If you are a manager or a teamwork-oriented employee, chances are you work with someone who struggles with anxiety. Nearly 50% of Americans consider themselves socially anxious people that struggle with speaking up and speaking truthfully in public.
For some, crippling levels of anxiety can interfere with their ability to live life in a healthy manner due to their worrying about things constantly. This can manifest itself in passing up growth opportunities, not speaking their opinion in important matters, and using avoidance in order to remove themselves from potentially challenging situations. Anxiety is no small matter, as it is the third most common psychological issue, dwarfed only by depression and alcoholism.
Even the greatest, most dependable workers can be stricken with anxiety, and oftentimes, it is these workers who may actually be struggling the most. A highly motivated employee who wants to do his or her best without letting anyone down may gradually develop very serious anxious tendencies that will inhibit their ability to truly do their best work.
So, how can you spot anxious tendencies at work?
Well, this question isn’t so easily answered. Anxiety can manifest itself in a myriad of ways depending on the personality of the individual. For example, it may be as simple as noticing an employee who dreads public speaking. Other times, it may be someone who has a hard time getting things done on time or an employee who has difficulty being assertive and standing up for themselves.
Regardless, as a dedicated manager or fellow employee, you have probably wondered what the best way to approach this situation and help these employees improve may be.
Here are some tips to help you confront the situation in a healthy manner:
Don’t Force Your Ideas Onto Others
This is a perfect place to start because anxiety is not rooted in any one issue or misunderstanding. It is a personal issue that requires personal growth and understanding in order to get over. Perhaps the worst way to approach someone is to try to force them to conform to your idea of what “normal” behavior should entail. Instead, support the introverts who wear headphones or recharge by eating lunch at their desks by themselves. Widen your acceptance of different ways of living and existing.
Only Start The Discussion If It Interferes With Work
One of the best ways to gauge whether or not you should bring up the topic is if the anxiety is causing a tangible disturbance with the work. While you legally can’t ask employees about their private health information, you can start a discussion about a lack of participation in meetings, a regular failure to meet deadlines, or a lack of communication among teammates.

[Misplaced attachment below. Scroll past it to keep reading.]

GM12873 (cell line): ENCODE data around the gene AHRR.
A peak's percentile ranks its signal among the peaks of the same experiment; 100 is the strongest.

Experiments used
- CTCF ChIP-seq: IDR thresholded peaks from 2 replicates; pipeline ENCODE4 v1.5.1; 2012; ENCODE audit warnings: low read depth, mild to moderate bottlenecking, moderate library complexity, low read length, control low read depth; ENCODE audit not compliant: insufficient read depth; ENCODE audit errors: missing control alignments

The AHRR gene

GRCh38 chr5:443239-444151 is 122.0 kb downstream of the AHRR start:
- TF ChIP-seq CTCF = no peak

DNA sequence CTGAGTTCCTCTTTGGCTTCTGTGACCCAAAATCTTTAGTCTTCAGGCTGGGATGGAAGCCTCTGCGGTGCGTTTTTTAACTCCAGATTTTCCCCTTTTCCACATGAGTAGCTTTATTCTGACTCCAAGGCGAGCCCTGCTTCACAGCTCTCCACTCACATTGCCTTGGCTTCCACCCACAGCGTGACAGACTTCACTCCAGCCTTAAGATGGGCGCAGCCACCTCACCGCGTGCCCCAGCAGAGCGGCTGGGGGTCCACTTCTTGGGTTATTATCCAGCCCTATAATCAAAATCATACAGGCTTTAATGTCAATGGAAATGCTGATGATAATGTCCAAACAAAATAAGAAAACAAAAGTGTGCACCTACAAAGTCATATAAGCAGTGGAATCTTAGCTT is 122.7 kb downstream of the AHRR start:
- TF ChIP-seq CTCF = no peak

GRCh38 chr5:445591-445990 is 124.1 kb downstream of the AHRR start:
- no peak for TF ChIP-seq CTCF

We recommend always being sure that you are spinning the conversation positively. Make it known that you are just concerned and want to help improve the circumstance and the quality of work being produced. If the employee informs you that they suffer from anxiety, there are several things you can do to be a supportive manager.
While it is easy to play the role of embracer and supporter, there is a fine line between support and enabling. Anxiety is real, yes. But this does not mean that growth cannot be made and that goals should not be met. Supporting them in facing their fears and growing at their own pace is more productive than enabling stagnation.
Be Clear With Expectations
If you want to stay on the same page and encourage employees healthily, it is essential to be as clear as you possibly can with your expectations. Anxiety is most often driven by uncertainty, so establishing a very clear-cut role can allow you to gently push them in a positive direction. One step at a time! Match them with structured tasks that allow them to step out of their comfort zone slowly but surely.
Don’t Expect Perfection
One of the easiest ways to breed widespread anxiety in the office is to demand perfection. No one is perfect, and you will learn more from employees and be better able to help them develop if you level with them. Focus on encouraging a healthy work-life balance and not overly stressing in any one task, even if it is vitally important. You can guarantee you will notice improved performance if you shift your expectations down a peg or two.
HR Search and Rescue is a full-service HR consulting company that specializes in solving difficult workplace challenges. Their team aims to provide personally-tailored solutions to a wide range of workplace issues for both employees and employers alike.